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In a speech at the University of California Berkeley, Daly said, “The time is now to start planning for stepping down.”
That’s a clear reference that the Fed should consider slowing the pace of rate increases, which have been coming in 0.75% increments for the past several Fed meetings.
And it’s significant because it is the first time in the current rate hike cycle that ANY Fed official has publicly “blinked” about the need to raise rates. And it’s about time!
Since the Fed began hiking rates this year – long after inflation began accelerating early in 2021 – it has tried to make up for its slow start.
In just six months, the federal funds rate has gone from zero to 3%. As you can see on the chart above, that is a faster AND a steeper pace of rate hikes than at any time in modern history.
Of course, inflation is higher now than at any time in the last 40 years, so the Fed feels that its actions, although badly delayed, are justified. But the truth is, higher interest rates take time to work through the economy. And it takes longer still for inflation, a lagging indicator, to noticeably decline as a result.
But there are signs that the Fed’s rate hikes are already working to slow the economy, increase financial stress in markets, and even bring down inflation — IF you look at the right indicators.
Hat tip to professional economist turned blogger Scott Grannis for the illuminating charts above and below. The one above clearly shows that the six-month annualized rate of change in the Producer Price Index (PPI) of inflation is already declining significantly.
Producer prices are input costs that businesses pay for everything from raw materials to shipping costs to payrolls. And it is typically a very accurate barometer for the direction of consumer price inflation.
The growth rate for PPI peaked at just over 25% and has since fallen significantly to a rate of just over 5% today.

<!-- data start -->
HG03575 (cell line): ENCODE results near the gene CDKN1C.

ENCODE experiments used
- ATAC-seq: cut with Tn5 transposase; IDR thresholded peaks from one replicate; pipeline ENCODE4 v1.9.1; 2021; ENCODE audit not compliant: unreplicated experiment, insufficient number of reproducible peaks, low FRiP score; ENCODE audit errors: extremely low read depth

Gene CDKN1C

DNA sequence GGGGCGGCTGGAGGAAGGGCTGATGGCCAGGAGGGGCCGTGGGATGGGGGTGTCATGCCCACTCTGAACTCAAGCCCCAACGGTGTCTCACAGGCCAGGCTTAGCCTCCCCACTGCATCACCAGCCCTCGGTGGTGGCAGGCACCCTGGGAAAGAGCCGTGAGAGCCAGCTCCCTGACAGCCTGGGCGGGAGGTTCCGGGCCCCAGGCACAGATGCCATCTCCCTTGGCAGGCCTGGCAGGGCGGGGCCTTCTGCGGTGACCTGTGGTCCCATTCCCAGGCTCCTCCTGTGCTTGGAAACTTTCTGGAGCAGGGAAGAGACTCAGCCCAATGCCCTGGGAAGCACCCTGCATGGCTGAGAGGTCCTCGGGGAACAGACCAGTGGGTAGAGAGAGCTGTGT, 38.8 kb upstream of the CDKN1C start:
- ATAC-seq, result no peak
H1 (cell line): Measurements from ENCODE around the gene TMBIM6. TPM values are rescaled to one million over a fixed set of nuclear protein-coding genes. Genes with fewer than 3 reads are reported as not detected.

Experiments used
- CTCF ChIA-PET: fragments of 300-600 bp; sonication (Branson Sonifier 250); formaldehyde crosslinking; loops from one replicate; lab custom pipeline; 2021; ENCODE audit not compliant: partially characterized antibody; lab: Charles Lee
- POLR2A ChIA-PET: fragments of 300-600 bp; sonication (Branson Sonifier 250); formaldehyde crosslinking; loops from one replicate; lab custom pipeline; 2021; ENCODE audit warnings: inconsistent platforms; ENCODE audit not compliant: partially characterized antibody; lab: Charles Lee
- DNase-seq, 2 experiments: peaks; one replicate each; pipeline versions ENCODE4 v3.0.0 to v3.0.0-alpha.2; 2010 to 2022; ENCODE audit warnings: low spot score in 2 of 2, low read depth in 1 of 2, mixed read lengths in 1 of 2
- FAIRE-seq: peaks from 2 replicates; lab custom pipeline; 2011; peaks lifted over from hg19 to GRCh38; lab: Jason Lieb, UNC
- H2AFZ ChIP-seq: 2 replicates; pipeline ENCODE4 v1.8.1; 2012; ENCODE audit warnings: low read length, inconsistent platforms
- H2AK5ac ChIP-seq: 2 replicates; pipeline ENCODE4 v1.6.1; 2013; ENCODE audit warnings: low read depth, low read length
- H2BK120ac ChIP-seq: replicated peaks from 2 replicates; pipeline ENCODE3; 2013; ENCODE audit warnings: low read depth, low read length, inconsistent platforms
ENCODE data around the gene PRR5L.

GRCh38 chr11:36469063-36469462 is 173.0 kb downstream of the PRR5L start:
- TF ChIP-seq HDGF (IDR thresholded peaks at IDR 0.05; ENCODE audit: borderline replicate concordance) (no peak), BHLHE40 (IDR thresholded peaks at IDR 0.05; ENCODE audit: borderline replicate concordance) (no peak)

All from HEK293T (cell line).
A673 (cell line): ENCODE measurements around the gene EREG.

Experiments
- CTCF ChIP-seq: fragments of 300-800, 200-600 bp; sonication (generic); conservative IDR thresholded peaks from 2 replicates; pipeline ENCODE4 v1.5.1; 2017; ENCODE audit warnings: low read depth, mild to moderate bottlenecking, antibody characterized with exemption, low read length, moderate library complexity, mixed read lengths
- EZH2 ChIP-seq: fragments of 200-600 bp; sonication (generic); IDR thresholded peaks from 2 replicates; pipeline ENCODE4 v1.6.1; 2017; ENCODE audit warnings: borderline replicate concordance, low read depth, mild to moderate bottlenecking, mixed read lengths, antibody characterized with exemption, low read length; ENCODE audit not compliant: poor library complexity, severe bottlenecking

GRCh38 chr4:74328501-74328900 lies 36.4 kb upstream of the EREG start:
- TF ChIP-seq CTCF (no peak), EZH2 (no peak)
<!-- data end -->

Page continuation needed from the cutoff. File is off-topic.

Declining producer prices haven’t shown up just yet in the Consumer Price Index (CPI) data. But easing cost pressures will soon filter down into the CPI numbers, solving the Fed’s inflation problem for it.
Another signal that inflation should soon be on the retreat is the declining growth rate in the M2 money supply, shown in the chart below.
M2 money supply is a broad measure of the money circulating in the U.S. economy. It typically fluctuates up and down along with the business cycle of expansion and contraction.
But notice the unprecedented spike higher in the growth rate during the COVID-19 pandemic. M2 growth exceeded 40% at one point in 2020, as the government shelled out trillions of dollars in stimulus and direct payments to American workers and businesses that were suddenly shut down.
That flood of money set us up for the inflation we’re drowning in right now. But the rapid inflow of dollar bills has since dried up — which means inflation should too.
You can clearly see that as the impact of the pandemic faded, so did the need for stimulus. The money supply growth plunged more recently, with M2 growth now at a negative 2.2% annual rate in the last six months.
No more off-the-charts money growth, no more inflation. It’s really that simple.
Given all this real-time evidence that inflation is fading already, I applaud Mary Daly for sounding the wake-up call for the Federal Reserve to take a “victory lap” on inflation and slow down the pace of rate hikes.
Let’s just hope she isn’t the only voice of reason within the Fed.